MERCED — The still-evolving Merced Integrated Regional Water Management Group is gearing up to compete against surrounding regions for millions in state funding to improve water infrastructure.
The water management group has put together a $2.9 million grant proposal, which includes several projects local stakeholders hope to get funded.
"We think we are putting together a very competitive grant application," said Hicham Eltal, a Merced Irrigation District top official who is leading the effort. "We think we have a solid collection of projects."
Proposed projects include flood control improvements on Black Rascal and Bear creeks; installing residential water meters in Planada; and automating the El Nido Dam on Mariposa Creek, which will send more water to the groundwater recharge basis in El Nido.
The Department of Water Resources will dole out about $8.3 million in funding divided between eight regions in the San Joaquin area, including Merced.
State officials will approve or deny proposals in their entirety. Projects within a region's proposal will not receive individual funding. The decisions are expected by summer.
The state started the program several years ago, encouraging local officials to collectively form regional water management groups to compete for granting.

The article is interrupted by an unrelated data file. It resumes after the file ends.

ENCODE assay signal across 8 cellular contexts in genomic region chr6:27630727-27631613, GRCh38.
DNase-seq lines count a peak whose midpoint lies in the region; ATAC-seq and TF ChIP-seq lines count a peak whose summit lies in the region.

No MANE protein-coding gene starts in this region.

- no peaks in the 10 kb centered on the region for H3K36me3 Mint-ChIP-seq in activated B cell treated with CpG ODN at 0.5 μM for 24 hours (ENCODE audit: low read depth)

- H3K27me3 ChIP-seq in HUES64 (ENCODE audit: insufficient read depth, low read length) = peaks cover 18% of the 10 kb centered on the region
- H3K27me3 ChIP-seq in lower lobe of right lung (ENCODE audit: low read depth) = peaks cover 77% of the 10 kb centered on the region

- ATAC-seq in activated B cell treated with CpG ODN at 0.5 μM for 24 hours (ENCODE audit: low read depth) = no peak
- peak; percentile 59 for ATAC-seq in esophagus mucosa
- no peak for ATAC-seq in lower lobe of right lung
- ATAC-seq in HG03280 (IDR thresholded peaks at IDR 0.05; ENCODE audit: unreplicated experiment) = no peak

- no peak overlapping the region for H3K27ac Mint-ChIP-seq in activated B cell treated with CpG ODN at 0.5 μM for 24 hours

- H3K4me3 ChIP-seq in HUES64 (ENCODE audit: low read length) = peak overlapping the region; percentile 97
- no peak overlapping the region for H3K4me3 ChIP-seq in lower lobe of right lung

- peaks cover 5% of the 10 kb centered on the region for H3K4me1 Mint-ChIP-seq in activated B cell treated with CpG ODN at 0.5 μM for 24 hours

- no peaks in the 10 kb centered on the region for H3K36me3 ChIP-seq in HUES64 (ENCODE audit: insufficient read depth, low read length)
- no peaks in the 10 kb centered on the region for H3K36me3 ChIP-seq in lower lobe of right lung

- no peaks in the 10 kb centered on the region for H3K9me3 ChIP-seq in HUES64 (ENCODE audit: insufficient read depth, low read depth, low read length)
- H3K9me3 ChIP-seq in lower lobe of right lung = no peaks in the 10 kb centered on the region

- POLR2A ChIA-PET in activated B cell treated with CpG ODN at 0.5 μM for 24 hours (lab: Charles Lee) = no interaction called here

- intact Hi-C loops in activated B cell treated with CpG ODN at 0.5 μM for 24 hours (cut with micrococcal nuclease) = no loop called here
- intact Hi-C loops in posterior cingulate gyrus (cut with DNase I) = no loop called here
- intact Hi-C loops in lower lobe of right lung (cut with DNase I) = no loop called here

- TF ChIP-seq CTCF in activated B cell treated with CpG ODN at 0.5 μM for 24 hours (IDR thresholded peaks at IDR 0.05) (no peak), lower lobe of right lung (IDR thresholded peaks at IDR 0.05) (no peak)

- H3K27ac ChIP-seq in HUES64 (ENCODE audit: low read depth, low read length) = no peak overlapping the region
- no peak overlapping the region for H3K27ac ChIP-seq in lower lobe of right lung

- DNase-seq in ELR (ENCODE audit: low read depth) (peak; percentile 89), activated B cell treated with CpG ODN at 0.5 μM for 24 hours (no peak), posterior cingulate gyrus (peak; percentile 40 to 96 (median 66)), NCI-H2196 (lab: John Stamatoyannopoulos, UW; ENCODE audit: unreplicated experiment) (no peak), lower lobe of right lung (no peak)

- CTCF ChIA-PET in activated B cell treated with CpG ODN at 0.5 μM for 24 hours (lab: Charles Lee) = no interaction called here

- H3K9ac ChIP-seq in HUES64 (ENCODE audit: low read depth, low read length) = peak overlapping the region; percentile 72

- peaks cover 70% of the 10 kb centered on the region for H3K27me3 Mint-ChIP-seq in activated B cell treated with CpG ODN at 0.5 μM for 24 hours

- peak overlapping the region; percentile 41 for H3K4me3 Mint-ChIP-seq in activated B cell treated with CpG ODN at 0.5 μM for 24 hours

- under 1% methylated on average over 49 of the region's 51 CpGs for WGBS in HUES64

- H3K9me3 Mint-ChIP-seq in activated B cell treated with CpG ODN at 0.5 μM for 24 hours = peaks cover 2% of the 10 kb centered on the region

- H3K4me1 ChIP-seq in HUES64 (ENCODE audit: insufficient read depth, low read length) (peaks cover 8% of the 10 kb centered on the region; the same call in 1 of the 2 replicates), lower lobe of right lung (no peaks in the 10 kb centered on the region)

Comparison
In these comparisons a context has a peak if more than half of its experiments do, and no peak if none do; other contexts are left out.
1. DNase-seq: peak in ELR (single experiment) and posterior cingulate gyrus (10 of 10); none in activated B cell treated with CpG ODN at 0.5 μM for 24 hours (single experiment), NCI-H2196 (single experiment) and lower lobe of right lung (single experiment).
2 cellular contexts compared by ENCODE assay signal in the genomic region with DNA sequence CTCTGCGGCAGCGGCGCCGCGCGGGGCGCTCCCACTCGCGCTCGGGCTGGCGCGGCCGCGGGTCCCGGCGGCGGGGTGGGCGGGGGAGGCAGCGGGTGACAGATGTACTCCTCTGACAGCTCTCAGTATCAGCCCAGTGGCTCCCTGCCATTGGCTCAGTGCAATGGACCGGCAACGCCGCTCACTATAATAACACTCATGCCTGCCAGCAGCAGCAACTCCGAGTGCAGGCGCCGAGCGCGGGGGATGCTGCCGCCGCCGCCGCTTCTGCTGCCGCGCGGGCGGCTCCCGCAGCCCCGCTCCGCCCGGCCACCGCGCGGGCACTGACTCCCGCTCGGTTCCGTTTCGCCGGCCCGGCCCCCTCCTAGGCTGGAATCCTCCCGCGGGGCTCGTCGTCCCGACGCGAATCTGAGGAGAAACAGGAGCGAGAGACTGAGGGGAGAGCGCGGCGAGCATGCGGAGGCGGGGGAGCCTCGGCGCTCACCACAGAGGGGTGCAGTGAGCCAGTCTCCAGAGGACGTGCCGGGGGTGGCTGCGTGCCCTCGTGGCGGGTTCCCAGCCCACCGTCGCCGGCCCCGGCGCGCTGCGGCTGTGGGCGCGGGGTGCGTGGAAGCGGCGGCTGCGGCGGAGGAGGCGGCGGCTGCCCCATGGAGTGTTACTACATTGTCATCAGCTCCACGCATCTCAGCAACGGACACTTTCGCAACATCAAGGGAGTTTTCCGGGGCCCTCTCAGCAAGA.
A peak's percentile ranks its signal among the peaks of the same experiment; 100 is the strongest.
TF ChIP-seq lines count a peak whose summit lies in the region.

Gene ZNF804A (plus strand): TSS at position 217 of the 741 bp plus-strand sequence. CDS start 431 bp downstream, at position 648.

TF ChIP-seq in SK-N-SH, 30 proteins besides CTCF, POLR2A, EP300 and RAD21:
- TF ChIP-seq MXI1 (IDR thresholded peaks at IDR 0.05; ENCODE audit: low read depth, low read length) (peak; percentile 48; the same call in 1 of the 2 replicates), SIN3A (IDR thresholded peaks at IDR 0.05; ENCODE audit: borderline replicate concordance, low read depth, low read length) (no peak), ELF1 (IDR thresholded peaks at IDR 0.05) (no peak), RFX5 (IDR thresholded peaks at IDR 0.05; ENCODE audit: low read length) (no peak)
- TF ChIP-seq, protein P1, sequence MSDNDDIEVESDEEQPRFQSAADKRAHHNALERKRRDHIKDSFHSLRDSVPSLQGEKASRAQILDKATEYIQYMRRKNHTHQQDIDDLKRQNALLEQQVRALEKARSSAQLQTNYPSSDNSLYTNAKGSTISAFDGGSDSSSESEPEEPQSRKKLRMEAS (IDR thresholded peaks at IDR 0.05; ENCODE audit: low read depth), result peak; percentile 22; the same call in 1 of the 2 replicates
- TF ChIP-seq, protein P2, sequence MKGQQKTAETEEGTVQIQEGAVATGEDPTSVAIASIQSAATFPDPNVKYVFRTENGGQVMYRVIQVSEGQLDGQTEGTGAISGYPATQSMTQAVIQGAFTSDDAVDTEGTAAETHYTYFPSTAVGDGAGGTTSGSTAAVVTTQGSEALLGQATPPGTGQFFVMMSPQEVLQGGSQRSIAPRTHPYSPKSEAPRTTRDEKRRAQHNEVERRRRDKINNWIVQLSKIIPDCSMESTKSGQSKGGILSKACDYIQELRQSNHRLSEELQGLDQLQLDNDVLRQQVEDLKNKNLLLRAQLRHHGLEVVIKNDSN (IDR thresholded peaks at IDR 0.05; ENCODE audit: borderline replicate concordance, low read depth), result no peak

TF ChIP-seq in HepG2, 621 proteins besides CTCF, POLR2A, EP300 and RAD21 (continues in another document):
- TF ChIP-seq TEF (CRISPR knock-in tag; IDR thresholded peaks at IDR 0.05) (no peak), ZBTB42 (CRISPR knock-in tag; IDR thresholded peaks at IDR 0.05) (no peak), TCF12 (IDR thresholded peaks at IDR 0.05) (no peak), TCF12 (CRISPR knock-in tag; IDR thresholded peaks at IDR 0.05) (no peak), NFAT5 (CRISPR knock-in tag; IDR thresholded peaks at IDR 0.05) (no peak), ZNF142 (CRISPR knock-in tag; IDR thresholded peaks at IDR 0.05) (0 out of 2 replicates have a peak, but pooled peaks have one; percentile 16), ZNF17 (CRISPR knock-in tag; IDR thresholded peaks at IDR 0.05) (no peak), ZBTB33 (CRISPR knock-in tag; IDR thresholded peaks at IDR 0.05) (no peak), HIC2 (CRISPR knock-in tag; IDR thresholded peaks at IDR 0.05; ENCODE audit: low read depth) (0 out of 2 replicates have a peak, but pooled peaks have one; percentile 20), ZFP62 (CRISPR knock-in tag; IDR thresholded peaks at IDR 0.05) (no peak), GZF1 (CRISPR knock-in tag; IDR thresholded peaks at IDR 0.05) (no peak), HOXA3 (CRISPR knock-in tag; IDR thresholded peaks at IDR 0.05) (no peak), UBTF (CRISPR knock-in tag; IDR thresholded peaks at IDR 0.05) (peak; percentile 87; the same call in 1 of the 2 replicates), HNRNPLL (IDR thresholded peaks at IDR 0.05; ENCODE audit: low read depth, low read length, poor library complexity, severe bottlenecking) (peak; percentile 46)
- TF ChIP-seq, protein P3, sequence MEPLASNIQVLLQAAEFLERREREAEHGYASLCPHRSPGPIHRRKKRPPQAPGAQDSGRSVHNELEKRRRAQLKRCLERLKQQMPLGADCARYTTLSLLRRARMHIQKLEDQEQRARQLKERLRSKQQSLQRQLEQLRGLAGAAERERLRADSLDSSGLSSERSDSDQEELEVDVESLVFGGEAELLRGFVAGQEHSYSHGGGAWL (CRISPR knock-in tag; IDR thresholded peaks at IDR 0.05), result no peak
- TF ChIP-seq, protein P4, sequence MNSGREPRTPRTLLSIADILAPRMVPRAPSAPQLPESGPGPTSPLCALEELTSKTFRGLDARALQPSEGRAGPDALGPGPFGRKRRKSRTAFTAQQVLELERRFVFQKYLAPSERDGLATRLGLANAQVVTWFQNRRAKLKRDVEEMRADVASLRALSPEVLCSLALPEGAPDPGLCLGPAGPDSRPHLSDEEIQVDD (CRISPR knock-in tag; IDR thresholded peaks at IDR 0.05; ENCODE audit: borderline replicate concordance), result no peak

One of 46 state-approved water management groups, the Merced Regional Integrated Water Management Group represents a more than 600,000-acre hydrological region east of the San Joaquin River and southwest of Delhi, Hilmar and Ballico.
To be eligible for state grants, water management groups must prepare an Integrated Regional Water Management Plan, outlining the priorities of the region.
To help design the plan, Eltal and other officials have been meeting with a 40-person regional advisory committee.
"This brought water users from different views to work together," he said. "It's a significant step to move forward on a number of projects in a collaborative manner."
Merced's regional water management plan, which will also outline an official governance structure, will be completed by this summer, Eltal said.
While the makeup of the decision-making board has not been finalized, a preliminary structure has been conceived, Eltal said. "We have a proposed governance structure that will involve elected officials and also keep the advisory committee for guidance."
The advisory committee has public meetings on the fourth Tuesday of the month from 2 to 5 p.m. at Merced City Hall, 678 W. 18th St. For information about the next meeting, go to www.mercedirwmp.org.
Reporter Joshua Emerson Smith can be reached at (209) 385-2486 or firstname.lastname@example.org.